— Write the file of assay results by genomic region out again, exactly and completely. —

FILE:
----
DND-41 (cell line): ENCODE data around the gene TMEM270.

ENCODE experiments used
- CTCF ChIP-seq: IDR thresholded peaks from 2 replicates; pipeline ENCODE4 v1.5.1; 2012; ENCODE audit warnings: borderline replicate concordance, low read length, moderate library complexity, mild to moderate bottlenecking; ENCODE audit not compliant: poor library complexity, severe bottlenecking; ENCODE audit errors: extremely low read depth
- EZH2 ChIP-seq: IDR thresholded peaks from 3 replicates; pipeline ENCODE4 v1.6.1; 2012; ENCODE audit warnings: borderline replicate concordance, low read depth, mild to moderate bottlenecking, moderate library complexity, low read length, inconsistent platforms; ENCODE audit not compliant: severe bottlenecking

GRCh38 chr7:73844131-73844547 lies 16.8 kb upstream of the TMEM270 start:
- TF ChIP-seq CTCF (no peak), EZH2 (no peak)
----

DND-41 (cell line): ENCODE data around the gene TMEM270.

ENCODE experiments used
- CTCF ChIP-seq: IDR thresholded peaks from 2 replicates; pipeline ENCODE4 v1.5.1; 2012; ENCODE audit warnings: borderline replicate concordance, low read length, moderate library complexity, mild to moderate bottlenecking; ENCODE audit not compliant: poor library complexity, severe bottlenecking; ENCODE audit errors: extremely low read depth
- EZH2 ChIP-seq: IDR thresholded peaks from 3 replicates; pipeline ENCODE4 v1.6.1; 2012; ENCODE audit warnings: borderline replicate concordance, low read depth, mild to moderate bottlenecking, moderate library complexity, low read length, inconsistent platforms; ENCODE audit not compliant: severe bottlenecking

GRCh38 chr7:73844131-73844547 lies 16.8 kb upstream of the TMEM270 start:
- TF ChIP-seq CTCF (no peak), EZH2 (no peak)